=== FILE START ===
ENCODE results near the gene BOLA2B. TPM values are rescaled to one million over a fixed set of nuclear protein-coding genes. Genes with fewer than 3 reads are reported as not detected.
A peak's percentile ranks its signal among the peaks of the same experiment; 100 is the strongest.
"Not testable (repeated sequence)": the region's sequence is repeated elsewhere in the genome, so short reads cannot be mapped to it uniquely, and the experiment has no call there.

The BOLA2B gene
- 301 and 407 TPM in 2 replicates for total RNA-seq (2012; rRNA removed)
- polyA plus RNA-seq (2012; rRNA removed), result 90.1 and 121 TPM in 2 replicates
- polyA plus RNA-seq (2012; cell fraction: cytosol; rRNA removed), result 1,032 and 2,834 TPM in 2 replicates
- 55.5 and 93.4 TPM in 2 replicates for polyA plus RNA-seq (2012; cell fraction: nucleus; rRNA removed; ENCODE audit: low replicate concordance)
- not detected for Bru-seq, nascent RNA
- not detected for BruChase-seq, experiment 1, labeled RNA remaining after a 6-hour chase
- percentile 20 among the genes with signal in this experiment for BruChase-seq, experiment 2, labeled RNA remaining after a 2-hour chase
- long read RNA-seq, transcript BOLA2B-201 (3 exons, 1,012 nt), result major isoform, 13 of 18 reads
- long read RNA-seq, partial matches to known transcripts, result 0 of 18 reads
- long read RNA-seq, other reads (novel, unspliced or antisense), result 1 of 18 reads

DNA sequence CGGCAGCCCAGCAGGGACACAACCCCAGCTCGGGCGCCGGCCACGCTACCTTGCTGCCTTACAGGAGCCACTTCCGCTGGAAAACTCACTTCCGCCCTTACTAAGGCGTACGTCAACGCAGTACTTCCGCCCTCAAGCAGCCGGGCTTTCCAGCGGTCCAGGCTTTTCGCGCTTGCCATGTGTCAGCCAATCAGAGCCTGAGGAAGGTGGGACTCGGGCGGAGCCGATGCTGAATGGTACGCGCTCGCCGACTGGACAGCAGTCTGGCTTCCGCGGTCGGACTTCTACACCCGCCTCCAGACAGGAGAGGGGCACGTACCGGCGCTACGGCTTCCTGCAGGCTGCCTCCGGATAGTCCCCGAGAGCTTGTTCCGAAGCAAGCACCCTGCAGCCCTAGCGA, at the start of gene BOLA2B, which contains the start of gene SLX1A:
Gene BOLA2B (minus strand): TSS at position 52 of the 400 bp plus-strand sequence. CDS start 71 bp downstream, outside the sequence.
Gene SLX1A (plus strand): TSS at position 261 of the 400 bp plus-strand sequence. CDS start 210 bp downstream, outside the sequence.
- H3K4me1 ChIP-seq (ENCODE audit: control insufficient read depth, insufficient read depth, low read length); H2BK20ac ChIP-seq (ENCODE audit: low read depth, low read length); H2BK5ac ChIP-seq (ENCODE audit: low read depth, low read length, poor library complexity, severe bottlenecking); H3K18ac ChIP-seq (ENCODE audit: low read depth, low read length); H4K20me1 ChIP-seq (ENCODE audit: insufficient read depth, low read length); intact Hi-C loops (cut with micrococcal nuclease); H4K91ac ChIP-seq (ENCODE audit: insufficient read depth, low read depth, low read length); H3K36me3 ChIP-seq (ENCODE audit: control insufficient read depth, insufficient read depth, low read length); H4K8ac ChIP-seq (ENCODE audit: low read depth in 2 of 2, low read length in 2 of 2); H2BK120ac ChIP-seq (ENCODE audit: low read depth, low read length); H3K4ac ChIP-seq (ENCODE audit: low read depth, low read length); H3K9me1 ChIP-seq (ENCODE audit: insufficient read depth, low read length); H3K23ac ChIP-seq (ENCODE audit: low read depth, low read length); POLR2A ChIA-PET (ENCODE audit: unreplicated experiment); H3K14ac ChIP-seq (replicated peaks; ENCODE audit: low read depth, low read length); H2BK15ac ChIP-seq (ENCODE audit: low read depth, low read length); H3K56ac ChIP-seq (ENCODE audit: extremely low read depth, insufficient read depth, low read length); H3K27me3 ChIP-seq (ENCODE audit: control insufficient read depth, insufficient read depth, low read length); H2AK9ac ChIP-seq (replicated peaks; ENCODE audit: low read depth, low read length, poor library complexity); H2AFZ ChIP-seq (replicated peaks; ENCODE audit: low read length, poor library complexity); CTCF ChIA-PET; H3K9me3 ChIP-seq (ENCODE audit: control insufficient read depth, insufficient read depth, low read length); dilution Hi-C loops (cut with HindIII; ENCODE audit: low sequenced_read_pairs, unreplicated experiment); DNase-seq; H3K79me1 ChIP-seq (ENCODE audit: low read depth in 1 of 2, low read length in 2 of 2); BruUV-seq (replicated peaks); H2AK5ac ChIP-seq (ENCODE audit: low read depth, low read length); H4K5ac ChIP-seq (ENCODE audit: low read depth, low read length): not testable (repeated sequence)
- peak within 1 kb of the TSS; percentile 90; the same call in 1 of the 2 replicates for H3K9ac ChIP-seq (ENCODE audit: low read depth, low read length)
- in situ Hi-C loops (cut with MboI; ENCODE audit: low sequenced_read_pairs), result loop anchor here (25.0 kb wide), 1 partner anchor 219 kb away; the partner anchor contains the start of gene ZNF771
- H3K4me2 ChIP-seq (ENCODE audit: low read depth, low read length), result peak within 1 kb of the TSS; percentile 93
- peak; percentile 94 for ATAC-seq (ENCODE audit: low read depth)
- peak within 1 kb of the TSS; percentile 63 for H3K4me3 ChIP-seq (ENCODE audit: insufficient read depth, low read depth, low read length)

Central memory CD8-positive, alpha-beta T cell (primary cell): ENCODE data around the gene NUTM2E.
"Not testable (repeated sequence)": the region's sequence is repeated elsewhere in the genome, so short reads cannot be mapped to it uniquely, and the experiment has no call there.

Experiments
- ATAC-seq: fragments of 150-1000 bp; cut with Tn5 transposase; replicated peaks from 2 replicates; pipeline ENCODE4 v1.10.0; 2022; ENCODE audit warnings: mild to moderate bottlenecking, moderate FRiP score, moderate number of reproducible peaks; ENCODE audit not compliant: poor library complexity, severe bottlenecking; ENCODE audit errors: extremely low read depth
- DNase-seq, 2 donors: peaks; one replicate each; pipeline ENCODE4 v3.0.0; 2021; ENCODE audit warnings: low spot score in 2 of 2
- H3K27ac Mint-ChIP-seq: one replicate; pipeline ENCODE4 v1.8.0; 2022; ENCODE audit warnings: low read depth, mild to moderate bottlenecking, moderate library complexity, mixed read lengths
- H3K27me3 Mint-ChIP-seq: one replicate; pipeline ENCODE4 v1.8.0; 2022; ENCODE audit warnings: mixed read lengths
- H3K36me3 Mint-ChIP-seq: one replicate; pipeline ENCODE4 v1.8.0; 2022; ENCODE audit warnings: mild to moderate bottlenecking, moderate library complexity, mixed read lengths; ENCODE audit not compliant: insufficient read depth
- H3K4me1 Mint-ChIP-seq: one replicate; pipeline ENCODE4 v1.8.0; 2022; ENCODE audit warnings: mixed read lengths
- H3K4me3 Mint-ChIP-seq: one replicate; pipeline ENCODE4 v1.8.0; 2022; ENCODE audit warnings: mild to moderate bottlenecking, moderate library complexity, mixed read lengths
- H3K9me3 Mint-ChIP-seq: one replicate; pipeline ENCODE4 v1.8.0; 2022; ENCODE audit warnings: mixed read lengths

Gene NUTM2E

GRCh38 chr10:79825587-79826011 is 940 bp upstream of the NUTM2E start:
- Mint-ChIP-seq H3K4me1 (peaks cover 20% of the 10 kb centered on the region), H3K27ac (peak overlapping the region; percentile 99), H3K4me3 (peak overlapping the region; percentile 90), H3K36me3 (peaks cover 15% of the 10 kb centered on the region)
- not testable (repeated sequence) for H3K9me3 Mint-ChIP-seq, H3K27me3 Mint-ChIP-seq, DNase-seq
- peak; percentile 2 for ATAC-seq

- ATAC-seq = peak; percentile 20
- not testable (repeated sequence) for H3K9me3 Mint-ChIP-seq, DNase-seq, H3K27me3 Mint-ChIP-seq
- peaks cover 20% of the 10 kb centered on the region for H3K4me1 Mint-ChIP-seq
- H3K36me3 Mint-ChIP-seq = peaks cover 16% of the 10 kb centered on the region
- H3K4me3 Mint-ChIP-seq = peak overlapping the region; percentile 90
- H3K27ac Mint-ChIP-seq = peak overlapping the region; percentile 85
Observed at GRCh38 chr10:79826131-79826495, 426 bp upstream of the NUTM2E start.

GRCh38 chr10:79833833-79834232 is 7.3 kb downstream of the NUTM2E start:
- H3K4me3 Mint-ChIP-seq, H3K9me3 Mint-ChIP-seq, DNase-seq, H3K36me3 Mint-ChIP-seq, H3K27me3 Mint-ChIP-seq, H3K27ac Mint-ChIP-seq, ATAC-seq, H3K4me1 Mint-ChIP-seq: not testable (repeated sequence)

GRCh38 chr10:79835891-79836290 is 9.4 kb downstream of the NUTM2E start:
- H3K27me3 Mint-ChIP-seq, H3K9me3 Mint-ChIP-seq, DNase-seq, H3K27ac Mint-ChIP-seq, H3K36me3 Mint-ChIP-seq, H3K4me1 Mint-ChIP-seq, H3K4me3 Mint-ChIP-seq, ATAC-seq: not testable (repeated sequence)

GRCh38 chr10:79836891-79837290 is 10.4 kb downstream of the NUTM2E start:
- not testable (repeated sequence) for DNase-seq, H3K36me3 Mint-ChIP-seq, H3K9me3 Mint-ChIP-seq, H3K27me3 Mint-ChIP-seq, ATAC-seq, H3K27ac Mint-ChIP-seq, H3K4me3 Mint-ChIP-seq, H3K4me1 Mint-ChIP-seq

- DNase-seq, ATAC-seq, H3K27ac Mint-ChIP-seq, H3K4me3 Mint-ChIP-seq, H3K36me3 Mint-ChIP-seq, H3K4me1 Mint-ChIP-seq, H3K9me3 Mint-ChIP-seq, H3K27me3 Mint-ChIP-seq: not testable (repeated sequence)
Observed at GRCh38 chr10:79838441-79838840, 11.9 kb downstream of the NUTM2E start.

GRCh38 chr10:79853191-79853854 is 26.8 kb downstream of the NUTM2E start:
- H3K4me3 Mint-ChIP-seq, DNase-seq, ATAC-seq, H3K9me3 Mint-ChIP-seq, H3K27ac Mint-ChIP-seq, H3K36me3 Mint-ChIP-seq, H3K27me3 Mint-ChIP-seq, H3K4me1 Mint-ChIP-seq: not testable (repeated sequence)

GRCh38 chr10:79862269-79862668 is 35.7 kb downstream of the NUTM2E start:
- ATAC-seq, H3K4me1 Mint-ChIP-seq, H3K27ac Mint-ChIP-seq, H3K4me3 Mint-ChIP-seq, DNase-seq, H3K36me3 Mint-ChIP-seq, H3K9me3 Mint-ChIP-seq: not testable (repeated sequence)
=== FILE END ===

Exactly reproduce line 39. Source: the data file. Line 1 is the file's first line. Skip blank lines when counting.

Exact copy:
- peak; percentile 2 for ATAC-seq